Dallum Bay, New Year’s Day – Stopped off in this beautiful, ice-choked bay to say goodbye to Antarctica for this season. From here the route runs due north, across the Drake Passage, towards Cape Horn and the tip of Argentina. One of the beauties of traveling down south this time of year is that the sun barely sets. At midnight, like now, it is dusky … the official time of the sun’s rising is 2:20 a.m. This time of year it never truly gets dark.
Tonight could be the most beautiful I’ve ever seen the nearby Melchior Islands, bathed in the pink light of an Antarctic sunset. The blue-black sea is coated with grease ice, sea on the verge of freezing, giving it a coating like cellophane paper which undulates with the currents, and laden with small icebergs. The narrow, u-shaped bay off the Palmer Archipelago is lined with glaciers; the glaciers are thousands of years old and hundreds of feet tall. There’s no possible way any man has ever walked along this shoreline, which is what I love most about Antarctica. Still today, with 14 billion feet trodding the planet on a daily basis – headed fast towards 18 billion – much of this continent remains untrammeled, untouched.
The air is cold and clear; sucking it in burns my lungs but it feels good. There isn’t a place on the planet I’d rather be and I feel fortunate to be able to return, year after year. When we sail away from Dallman, I will be filled with both joy and regret. The former, because I know how lucky I am to keep coming back to this remote corner of the planet; the latter because I would prefer to stay longer, until the days here grow short, and dark.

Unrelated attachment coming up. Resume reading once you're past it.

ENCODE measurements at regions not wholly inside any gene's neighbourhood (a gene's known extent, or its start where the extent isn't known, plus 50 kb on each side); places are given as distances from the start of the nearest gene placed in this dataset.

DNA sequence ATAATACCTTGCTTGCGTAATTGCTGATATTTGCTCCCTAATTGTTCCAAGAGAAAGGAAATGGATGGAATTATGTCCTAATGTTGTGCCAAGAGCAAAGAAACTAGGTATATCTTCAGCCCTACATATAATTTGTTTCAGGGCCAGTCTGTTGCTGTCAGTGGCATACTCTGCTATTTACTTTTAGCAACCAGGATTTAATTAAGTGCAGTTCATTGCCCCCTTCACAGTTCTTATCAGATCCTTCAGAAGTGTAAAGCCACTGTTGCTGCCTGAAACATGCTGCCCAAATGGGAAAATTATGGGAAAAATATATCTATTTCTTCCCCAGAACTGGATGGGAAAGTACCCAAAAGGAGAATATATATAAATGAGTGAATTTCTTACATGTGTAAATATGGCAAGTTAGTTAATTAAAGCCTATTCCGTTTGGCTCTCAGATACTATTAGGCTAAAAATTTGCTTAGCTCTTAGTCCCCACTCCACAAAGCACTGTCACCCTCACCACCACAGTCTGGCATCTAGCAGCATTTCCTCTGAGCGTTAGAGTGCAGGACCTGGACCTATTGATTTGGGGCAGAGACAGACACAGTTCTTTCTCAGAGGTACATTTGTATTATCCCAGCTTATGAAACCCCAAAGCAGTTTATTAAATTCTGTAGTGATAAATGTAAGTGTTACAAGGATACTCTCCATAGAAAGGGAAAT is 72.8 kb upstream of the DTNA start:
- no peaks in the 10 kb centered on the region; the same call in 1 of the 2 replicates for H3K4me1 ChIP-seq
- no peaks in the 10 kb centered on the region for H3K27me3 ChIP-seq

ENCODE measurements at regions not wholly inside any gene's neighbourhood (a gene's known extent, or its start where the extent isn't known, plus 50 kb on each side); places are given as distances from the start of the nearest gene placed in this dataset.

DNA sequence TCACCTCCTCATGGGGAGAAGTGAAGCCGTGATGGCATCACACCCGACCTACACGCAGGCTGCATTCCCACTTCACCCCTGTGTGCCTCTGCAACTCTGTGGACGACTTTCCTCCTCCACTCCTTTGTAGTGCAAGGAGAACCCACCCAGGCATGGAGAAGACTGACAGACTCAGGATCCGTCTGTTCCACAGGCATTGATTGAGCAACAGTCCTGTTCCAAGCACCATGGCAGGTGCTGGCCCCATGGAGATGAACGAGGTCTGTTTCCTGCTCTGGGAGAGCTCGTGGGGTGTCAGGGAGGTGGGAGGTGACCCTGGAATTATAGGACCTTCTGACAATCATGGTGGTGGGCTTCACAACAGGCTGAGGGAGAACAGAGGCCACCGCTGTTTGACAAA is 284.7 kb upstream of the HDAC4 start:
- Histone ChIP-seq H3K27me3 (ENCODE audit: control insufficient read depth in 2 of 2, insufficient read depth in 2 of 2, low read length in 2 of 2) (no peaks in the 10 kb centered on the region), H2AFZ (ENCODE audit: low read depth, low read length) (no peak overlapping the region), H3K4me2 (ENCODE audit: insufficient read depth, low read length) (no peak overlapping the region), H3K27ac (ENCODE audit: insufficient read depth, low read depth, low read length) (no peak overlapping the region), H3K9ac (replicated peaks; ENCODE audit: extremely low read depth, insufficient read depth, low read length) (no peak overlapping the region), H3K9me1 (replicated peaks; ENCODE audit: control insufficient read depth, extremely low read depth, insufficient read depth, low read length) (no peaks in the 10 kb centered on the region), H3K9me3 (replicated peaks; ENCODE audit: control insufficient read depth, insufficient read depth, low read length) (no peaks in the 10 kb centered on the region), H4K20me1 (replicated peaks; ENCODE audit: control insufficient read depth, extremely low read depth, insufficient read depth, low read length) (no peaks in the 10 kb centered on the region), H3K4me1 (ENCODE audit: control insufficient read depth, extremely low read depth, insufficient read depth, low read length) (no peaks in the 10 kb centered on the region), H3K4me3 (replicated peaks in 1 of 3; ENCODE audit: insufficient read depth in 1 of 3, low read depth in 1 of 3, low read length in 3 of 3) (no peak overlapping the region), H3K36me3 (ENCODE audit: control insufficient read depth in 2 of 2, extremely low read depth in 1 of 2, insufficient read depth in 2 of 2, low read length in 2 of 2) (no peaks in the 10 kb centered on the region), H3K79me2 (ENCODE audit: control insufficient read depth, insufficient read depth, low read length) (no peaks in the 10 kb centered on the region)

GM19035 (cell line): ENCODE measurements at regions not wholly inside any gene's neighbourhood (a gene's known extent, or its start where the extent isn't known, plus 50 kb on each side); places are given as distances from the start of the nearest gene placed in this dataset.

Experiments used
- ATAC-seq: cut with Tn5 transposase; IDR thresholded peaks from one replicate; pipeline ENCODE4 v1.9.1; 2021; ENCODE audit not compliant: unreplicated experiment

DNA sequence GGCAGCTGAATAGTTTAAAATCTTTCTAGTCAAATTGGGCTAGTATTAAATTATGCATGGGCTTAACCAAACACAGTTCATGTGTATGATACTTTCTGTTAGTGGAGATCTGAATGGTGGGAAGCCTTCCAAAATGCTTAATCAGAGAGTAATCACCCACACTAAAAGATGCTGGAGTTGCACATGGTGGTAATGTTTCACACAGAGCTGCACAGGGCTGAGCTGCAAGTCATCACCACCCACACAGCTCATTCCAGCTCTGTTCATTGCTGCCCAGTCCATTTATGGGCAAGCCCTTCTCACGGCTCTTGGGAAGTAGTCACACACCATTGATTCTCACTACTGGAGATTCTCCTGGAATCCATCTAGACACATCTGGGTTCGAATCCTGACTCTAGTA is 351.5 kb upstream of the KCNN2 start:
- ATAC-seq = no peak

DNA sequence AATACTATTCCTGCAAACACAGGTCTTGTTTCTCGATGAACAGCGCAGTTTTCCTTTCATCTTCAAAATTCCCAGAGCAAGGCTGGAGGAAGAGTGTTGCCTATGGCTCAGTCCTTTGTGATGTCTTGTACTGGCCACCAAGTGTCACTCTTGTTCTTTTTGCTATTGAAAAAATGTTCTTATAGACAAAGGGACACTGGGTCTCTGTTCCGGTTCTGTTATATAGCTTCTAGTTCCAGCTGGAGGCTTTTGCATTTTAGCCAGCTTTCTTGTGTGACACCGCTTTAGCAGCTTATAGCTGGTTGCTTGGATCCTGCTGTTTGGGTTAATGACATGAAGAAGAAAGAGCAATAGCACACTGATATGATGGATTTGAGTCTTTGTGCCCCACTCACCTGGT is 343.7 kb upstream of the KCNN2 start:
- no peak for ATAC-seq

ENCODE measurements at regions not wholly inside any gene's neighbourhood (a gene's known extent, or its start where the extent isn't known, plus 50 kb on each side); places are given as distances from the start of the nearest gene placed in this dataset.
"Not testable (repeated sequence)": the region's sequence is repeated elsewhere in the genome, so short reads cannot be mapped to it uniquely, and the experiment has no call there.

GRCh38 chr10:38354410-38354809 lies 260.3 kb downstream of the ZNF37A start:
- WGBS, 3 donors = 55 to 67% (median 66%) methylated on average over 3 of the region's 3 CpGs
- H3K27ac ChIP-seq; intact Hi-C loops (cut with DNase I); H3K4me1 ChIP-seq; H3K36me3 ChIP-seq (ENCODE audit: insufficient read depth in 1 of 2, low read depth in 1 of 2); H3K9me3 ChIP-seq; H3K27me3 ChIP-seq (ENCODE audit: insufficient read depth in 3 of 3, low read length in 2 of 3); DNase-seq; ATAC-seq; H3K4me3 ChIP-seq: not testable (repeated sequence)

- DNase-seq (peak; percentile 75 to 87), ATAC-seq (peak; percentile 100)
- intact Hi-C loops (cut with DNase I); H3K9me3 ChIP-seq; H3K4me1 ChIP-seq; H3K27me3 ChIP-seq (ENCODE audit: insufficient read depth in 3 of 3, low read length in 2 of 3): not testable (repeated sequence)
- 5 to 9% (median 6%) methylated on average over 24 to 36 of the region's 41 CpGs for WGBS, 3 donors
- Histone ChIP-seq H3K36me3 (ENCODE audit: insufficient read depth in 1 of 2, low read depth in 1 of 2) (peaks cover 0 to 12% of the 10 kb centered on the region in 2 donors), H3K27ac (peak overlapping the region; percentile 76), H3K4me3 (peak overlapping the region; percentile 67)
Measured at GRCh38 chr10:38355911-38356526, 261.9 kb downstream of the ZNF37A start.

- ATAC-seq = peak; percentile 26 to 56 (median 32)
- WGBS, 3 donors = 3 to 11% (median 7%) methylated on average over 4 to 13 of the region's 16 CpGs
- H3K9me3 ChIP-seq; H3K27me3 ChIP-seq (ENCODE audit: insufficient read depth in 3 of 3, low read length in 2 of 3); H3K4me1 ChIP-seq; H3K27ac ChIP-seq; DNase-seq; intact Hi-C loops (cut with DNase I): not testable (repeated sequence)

Due to the sour global economy, tourism to Antarctica this season and last has dropped off. A couple years back it topped an all-time high of 45,000 arriving by cruise boat. This year I don’t think it will get much above 35,000. Maybe too, those with the economic wherewithal to come to Antarctica have already been. Until it becomes cheap to visit the seventh continent, maybe tourism numbers will continue to decline. We shall see. This season there are thirty ships bringing tourists to the Peninsula and I know that right now on the streets of Ushuaia, the Argentine port town where the big boats come and go from, there are “sales” in tourist agency windows advertising “last minute, cut rate” prices in order to fill empty cabins and beds on Antarctic-bound ships. What’s cut-rate? $3500, $4000. Which may seem like a lot for a ten-day to two-week trip … but then again … it’s Antarctica, the most remote place on earth.
It’s been thirty-three years since a New Zealand tourist plane crashed in Antarctica during a flyover, killing all 257 aboard. Today I read that a Qantas Airbus A380 – a “super jumbo” will make a twelve hour roundtrip flight from Melbourne, carrying 450 New Year’s eve revelers, for a glimpse of the ice. Birthday parties, anniversaries and wedding engagements will be celebrated in the air over the edge of the continent. Many bottles of champagne are part of the deal, for prices ranging from $999 to $6000 per person. “It’s a party flight and also an expedition,” the organizers boast. “Passengers are welcome to dance to the jazz band if that is what they want!”
Partying over Antarctica, 1.1.2010
What a long way we’ve come in the past fifty years, since the treaty that governs Antarctica was signed. Then, no one could have imagined tourism coming to Antarctica. Today, somehow the place seems to be on everyone’s “list.”
I pause and look around, turning 360 degrees in the cold dusk air. I see no one. A trio of humpbacks break the surface, their breathing sending spumes of vapor into the pink sky, heading towards the open ocean. I am privileged to be here, and I know it.